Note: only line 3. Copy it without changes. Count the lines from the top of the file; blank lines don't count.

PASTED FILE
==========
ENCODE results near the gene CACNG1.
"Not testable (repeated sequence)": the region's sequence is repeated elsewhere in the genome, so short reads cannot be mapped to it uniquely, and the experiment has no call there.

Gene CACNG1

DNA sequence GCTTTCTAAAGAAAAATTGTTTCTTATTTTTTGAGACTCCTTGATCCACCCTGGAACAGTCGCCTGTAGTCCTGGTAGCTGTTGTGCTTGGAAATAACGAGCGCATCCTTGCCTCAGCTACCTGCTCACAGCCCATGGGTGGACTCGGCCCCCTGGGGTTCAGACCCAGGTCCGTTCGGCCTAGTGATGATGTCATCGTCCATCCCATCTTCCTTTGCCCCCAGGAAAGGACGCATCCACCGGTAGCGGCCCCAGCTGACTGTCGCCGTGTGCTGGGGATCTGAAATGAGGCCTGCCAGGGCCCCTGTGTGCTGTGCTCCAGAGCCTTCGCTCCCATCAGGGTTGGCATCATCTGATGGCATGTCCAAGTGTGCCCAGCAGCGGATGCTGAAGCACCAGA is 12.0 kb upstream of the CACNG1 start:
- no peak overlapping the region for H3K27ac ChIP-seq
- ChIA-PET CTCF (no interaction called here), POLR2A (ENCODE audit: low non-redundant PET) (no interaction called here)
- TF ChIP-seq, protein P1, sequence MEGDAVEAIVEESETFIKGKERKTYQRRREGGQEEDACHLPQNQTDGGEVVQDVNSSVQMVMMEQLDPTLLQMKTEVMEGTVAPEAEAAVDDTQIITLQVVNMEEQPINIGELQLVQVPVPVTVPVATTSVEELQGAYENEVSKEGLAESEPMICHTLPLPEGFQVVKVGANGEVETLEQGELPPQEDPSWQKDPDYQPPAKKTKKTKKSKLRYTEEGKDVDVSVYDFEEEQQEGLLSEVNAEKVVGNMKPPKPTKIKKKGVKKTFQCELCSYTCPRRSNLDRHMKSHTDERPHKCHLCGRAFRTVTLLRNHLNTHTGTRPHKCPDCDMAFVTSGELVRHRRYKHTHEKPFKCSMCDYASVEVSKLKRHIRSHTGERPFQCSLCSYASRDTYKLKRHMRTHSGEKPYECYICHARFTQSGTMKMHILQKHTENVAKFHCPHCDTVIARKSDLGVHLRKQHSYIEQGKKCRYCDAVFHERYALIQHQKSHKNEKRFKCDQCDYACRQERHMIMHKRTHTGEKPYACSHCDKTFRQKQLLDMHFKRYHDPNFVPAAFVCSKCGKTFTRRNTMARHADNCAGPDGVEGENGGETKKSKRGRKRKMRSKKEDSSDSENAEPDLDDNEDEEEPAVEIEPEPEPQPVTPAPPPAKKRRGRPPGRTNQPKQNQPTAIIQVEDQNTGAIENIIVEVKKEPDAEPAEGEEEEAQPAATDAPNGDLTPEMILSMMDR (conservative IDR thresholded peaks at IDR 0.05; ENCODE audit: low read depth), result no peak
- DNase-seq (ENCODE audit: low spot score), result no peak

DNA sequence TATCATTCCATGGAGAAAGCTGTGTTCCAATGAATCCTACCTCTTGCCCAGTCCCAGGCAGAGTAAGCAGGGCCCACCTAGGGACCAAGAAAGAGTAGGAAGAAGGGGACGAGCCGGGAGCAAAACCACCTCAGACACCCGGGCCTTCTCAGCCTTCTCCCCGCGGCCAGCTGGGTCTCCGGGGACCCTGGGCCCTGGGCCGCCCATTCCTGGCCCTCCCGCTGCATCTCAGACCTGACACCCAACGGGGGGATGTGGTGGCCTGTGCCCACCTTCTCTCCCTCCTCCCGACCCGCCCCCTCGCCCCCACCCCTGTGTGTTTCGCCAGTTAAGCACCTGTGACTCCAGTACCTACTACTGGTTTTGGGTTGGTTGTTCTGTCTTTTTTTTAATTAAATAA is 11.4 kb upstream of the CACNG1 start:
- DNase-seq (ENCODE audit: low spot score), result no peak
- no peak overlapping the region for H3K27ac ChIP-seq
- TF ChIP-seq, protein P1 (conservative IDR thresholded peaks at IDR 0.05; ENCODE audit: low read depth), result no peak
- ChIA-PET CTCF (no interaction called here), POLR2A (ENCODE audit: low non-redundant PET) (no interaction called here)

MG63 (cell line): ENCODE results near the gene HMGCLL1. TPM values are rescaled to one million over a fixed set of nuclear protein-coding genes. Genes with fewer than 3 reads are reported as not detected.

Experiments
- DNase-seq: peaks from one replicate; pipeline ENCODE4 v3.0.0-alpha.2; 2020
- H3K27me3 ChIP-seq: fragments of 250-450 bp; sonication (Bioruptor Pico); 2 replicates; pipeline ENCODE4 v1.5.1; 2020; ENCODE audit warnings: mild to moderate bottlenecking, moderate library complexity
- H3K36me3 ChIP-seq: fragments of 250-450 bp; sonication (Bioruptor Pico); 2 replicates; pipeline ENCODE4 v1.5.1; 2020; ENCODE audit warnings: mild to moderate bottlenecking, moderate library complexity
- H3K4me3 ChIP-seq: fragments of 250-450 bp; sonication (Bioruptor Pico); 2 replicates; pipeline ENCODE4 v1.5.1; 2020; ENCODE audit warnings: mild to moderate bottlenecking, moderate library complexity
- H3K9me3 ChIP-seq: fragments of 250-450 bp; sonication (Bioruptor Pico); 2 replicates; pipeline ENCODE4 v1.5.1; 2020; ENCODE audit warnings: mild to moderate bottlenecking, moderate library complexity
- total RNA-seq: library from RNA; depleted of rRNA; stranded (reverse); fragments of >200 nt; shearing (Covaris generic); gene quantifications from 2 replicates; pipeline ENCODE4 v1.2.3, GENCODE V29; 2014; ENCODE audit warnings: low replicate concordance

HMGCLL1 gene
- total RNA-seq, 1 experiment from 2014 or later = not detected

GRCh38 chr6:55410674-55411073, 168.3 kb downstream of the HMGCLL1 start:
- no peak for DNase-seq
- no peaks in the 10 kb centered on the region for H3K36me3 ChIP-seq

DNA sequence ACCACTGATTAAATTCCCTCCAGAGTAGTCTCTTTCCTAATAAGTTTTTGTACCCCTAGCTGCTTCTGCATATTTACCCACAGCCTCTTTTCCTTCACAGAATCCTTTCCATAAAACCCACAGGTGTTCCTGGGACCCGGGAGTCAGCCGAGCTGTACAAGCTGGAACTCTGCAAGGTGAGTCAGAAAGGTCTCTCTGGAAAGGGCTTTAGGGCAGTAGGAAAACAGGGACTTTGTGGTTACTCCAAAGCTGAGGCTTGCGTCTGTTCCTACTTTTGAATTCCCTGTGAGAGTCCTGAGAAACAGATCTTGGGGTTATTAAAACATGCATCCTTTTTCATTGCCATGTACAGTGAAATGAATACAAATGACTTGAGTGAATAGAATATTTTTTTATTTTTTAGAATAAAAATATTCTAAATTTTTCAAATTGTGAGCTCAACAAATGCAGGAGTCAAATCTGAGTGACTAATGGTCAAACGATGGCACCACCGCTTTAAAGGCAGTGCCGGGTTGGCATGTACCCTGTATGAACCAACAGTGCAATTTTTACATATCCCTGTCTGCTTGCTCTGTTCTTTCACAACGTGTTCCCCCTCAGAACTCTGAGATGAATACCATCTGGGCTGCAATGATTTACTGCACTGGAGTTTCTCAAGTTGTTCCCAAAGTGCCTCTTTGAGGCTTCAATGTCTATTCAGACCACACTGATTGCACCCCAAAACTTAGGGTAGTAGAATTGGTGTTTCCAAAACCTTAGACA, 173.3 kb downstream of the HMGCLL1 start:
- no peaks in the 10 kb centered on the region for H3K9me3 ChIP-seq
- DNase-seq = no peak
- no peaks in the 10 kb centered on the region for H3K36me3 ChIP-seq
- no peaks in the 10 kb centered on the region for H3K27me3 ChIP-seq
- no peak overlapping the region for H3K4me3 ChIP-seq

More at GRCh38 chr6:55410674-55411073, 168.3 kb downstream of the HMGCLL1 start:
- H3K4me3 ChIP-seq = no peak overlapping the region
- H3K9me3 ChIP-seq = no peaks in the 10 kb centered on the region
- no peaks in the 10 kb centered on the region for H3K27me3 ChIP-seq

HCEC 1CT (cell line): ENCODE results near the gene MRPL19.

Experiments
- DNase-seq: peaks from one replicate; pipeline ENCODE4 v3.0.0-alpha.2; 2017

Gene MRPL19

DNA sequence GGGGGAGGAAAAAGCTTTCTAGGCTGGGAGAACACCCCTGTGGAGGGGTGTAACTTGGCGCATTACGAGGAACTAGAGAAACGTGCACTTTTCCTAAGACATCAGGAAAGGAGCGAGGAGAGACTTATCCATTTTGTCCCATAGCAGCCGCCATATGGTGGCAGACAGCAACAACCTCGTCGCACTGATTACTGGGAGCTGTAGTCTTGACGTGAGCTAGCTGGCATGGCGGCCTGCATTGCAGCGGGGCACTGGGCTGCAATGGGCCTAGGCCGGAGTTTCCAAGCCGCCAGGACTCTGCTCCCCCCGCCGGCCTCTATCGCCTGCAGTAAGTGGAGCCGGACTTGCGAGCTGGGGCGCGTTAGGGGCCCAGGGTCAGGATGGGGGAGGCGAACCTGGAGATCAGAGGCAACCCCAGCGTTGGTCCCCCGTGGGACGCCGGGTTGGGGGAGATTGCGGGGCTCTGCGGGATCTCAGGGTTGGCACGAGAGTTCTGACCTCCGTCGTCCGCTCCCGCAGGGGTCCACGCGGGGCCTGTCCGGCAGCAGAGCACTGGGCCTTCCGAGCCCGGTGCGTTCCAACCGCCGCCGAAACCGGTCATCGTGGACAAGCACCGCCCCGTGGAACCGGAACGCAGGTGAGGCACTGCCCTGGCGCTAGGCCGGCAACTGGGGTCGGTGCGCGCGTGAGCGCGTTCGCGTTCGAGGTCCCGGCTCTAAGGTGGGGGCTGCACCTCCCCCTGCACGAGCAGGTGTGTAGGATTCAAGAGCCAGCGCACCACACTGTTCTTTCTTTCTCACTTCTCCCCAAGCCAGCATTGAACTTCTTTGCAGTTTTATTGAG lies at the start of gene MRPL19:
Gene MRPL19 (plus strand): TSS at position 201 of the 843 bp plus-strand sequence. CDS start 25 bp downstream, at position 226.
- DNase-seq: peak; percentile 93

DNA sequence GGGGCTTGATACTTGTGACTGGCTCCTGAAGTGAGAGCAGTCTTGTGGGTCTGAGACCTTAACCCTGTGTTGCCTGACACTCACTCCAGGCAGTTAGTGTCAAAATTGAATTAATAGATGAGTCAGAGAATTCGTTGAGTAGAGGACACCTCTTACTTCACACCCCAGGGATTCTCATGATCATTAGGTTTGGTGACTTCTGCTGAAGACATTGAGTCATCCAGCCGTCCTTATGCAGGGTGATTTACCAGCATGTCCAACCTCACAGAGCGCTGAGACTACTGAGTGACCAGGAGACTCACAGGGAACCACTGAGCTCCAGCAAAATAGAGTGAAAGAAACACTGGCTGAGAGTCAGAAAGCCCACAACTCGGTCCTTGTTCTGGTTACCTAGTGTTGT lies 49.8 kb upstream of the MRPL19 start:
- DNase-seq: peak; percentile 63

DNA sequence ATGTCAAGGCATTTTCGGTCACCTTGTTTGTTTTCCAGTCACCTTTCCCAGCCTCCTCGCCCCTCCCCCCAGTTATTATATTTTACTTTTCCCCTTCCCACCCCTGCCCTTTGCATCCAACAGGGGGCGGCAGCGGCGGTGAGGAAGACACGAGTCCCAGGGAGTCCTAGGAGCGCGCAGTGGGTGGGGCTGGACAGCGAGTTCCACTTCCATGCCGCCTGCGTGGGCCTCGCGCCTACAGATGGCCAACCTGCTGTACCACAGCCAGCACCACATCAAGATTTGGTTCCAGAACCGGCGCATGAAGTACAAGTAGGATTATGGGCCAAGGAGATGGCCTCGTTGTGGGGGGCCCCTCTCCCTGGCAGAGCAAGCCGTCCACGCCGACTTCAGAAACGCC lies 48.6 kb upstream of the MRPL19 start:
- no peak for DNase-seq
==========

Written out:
Gene CACNG1